Hanging drywall is as much an art as a process, but the process is where you have start. The idea is to take 8-by-4 sheets of paper-covered chalk and, with screws, some mesh tape and a bucket of plaster joint compound, turn them into a smooth, solid wall that won't show where the seams are. Recruit a helper; it's possible to do it with one person, but inadvisable, as it's difficult to hold up the heavy drywall sheets while screwing them into place.
Drywall should go up in straight rows horizontally, with no four-way intersections between pieces. The edges of the drywall should always land in the middle of wall studs. Don't build off the floor, as it may not be level. Instead, draw a level line across the wall, 4 feet down from the ceiling (the width of a drywall sheet), and hang your first piece with the long edge on top of the line, so the other side abuts the ceiling, with the short edge against the vertical corner. The 8-foot length of the drywall should put the end at the center of a stud (since studs are supposed to be set every 16 inches); if not, cut the piece to size by scoring it with a razor knife and snapping it.
Attach the drywall to the wall by sinking drywall screws every 6 inches or so along all the studs. (If you're hanging it over existing plaster, find and mark the studs with an electronic stud finder.) Set the screw heads just below the surface of the drywall, so you can run your hand over the surface and not feel them. Hang the top row of drywall first, then the bottom row, making sure the ends of the sheets on the top and bottom are on different studs. Don't worry if there is an inch or two of undrywalled space at the bottom, as the floor trim will cover it.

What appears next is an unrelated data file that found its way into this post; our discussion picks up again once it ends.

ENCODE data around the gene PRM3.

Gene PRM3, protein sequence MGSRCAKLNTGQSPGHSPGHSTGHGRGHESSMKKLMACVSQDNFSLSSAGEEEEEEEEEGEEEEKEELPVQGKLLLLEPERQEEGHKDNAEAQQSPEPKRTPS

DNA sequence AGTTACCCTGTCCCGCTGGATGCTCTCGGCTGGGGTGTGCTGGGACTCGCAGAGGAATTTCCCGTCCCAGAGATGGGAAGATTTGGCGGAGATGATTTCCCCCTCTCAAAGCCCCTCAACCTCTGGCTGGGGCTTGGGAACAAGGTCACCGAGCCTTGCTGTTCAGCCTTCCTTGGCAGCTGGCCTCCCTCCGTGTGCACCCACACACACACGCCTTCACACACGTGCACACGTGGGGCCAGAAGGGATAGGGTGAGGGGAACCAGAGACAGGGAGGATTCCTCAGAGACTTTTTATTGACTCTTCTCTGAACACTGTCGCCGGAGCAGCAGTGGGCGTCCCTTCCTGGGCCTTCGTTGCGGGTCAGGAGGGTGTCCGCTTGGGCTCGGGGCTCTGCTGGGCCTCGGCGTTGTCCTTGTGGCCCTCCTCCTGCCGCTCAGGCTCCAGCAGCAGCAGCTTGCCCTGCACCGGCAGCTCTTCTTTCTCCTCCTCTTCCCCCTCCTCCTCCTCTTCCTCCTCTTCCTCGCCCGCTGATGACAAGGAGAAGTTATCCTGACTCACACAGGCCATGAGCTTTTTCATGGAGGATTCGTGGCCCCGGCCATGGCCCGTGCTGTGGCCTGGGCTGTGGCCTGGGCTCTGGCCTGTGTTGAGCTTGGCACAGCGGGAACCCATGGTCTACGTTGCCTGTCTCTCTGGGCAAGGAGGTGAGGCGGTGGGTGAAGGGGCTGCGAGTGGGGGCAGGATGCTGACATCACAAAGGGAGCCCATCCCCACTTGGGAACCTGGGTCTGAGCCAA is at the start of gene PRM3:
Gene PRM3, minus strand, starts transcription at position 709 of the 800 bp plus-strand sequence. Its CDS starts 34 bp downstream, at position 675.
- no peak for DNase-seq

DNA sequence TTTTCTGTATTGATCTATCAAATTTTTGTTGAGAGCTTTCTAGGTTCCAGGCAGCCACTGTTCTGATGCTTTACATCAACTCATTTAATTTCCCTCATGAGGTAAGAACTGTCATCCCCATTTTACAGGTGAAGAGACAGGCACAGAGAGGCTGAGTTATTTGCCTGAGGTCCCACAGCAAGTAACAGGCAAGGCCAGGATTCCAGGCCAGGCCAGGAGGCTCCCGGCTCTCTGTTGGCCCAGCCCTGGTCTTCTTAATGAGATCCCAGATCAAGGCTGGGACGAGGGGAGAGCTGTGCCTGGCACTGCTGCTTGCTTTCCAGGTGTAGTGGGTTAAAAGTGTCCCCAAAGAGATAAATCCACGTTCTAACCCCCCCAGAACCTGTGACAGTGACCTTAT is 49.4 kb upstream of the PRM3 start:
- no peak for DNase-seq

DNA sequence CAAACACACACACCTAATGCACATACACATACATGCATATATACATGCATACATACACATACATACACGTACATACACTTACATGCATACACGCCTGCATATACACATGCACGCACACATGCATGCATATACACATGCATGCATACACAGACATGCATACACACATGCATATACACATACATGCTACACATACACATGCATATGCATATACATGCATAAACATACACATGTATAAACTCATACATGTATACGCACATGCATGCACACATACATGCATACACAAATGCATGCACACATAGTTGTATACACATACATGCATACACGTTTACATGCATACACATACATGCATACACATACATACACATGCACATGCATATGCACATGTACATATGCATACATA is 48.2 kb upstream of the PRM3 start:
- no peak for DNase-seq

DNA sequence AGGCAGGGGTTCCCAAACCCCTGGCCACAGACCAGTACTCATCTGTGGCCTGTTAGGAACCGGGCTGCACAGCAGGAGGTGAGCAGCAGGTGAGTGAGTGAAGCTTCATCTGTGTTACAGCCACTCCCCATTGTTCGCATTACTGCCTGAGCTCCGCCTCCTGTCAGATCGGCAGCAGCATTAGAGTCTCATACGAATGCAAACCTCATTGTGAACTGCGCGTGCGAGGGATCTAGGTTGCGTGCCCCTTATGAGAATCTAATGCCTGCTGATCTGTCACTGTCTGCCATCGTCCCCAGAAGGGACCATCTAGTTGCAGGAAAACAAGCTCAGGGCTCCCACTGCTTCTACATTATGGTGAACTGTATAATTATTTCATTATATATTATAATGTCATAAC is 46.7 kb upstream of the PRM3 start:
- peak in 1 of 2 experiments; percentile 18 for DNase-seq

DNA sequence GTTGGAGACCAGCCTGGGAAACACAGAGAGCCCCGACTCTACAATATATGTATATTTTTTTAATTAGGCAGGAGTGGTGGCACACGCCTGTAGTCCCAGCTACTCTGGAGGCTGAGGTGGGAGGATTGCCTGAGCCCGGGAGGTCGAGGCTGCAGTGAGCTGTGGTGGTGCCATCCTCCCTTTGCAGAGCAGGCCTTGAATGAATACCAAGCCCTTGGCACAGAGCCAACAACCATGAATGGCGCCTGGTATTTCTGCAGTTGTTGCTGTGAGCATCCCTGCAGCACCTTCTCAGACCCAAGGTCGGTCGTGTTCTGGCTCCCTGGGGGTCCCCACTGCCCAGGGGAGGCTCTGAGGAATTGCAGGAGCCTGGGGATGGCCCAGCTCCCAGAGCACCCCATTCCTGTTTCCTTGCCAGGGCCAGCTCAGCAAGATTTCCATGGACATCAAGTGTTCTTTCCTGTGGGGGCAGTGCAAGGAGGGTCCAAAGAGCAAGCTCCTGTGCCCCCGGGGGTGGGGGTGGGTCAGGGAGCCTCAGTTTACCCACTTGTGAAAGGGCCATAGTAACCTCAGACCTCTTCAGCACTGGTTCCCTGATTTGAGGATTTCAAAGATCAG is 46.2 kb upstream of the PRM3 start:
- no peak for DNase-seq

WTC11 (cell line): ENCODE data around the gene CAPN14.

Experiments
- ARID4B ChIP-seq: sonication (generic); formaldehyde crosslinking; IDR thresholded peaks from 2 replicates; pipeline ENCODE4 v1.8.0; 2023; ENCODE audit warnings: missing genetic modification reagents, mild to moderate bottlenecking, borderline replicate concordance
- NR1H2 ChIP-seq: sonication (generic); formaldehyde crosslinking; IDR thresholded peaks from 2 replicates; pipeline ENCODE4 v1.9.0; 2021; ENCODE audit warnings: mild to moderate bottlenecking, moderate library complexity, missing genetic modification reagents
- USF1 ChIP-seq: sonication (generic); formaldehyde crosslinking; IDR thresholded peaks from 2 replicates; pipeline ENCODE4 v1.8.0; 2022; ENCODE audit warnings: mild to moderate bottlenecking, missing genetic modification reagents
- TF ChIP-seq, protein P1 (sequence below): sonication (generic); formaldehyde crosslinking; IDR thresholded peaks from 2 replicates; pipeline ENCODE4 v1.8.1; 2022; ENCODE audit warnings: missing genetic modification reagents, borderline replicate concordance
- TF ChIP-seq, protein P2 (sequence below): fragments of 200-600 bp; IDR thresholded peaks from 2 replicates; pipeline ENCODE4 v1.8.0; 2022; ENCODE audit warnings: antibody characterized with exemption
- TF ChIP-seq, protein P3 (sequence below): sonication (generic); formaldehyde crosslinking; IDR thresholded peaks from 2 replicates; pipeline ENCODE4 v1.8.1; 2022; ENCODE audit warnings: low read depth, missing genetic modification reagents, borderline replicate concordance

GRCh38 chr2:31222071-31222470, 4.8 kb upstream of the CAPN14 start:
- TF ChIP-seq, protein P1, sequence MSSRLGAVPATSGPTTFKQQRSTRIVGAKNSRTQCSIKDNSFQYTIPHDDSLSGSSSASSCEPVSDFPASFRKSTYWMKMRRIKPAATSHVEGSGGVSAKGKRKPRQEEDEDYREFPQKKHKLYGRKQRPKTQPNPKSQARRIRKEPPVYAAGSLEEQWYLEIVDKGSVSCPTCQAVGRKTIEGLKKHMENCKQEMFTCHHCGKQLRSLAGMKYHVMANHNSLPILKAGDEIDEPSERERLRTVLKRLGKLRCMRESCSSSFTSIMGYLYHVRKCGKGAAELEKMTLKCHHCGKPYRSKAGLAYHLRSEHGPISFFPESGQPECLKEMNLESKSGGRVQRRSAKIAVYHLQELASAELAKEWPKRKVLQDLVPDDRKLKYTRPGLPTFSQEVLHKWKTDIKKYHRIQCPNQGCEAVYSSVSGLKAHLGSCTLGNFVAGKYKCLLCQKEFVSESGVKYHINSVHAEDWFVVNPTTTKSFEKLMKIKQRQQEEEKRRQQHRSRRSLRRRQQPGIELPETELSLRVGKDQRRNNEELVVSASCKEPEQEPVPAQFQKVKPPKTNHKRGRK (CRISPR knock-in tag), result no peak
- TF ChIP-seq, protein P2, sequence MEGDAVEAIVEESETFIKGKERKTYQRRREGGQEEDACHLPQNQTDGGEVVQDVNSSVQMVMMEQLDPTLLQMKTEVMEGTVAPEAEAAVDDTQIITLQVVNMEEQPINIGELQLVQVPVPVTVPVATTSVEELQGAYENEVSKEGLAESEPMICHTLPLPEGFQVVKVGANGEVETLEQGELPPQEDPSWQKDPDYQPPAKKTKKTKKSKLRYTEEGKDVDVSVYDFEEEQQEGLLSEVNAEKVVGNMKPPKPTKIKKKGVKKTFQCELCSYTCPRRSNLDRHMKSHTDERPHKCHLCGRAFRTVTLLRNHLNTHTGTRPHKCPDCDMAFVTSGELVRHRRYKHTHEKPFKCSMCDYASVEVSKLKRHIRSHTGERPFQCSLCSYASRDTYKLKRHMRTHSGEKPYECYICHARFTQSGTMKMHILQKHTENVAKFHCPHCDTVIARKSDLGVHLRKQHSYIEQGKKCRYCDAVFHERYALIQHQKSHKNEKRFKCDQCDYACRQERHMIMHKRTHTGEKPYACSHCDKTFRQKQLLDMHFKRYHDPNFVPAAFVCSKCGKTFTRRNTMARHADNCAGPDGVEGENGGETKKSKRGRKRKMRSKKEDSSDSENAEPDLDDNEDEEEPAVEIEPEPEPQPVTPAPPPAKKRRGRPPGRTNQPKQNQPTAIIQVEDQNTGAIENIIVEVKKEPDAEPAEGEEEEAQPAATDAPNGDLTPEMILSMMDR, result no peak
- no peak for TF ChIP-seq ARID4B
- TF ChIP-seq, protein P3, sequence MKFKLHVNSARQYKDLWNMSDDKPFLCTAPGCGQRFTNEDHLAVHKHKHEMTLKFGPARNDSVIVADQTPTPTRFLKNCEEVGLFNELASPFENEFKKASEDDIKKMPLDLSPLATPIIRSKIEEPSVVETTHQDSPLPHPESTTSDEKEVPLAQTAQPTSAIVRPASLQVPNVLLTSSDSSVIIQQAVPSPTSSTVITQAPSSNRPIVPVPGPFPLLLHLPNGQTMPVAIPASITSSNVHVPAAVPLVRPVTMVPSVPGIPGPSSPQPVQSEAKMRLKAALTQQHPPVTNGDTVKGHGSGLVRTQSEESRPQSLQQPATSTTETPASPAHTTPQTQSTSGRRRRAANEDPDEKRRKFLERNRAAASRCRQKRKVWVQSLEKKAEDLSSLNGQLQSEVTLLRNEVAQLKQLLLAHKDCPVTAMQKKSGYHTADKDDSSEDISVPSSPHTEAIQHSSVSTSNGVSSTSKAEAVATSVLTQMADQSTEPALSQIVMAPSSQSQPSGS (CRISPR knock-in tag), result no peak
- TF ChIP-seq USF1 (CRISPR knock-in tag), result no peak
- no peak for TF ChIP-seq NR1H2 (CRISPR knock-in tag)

The seams between the pieces of drywall are plastered with joint compound to give the appearance of one smooth wall. The trick to getting it smooth is to use three layers of compound in increasingly wider and thinner applications. Start by putting mesh drywall tape over all the seams. Spread a narrow strip of compound over the seams. Put dabs of it over the screw holes as well. Let it dry, then sand it all smooth with drywall screening paper. Lay a second coat of compound, wider and thinner than the first. Sand again, then lay another wider, thinner coat. The final coat should just skim the surface and be about a foot wide. Sand it very lightly, and the wall is ready for priming.
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